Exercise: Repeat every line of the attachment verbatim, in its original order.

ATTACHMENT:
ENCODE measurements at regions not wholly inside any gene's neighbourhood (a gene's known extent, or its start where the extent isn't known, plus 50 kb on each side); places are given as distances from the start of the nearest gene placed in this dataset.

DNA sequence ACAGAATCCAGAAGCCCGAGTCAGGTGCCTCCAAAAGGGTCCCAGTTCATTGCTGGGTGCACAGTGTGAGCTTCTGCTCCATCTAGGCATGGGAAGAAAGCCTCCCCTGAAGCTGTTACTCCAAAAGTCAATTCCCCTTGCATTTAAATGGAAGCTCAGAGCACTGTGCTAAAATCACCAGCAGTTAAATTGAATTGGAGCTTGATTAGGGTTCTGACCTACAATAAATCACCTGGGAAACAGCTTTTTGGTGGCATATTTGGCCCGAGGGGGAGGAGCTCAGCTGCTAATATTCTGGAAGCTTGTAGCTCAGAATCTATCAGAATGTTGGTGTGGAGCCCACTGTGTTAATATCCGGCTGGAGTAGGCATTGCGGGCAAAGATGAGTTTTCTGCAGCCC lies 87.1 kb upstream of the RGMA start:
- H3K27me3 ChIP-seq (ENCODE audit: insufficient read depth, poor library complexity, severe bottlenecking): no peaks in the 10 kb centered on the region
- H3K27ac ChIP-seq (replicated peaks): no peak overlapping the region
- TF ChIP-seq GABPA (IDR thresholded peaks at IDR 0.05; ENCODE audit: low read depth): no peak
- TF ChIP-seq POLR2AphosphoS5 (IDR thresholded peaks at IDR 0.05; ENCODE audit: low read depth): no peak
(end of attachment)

ENCODE measurements at regions not wholly inside any gene's neighbourhood (a gene's known extent, or its start where the extent isn't known, plus 50 kb on each side); places are given as distances from the start of the nearest gene placed in this dataset.

DNA sequence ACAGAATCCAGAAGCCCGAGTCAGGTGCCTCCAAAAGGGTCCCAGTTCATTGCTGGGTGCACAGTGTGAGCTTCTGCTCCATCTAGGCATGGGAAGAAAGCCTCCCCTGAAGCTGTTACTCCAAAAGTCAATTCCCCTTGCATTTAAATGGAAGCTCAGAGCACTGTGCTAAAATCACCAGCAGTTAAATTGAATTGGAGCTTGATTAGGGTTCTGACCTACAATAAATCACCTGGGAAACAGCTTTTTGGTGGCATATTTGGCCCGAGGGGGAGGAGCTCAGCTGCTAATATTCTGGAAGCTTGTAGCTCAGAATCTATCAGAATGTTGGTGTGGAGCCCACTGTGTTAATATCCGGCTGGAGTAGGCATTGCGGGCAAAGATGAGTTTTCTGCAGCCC lies 87.1 kb upstream of the RGMA start:
- H3K27me3 ChIP-seq (ENCODE audit: insufficient read depth, poor library complexity, severe bottlenecking): no peaks in the 10 kb centered on the region
- H3K27ac ChIP-seq (replicated peaks): no peak overlapping the region
- TF ChIP-seq GABPA (IDR thresholded peaks at IDR 0.05; ENCODE audit: low read depth): no peak
- TF ChIP-seq POLR2AphosphoS5 (IDR thresholded peaks at IDR 0.05; ENCODE audit: low read depth): no peak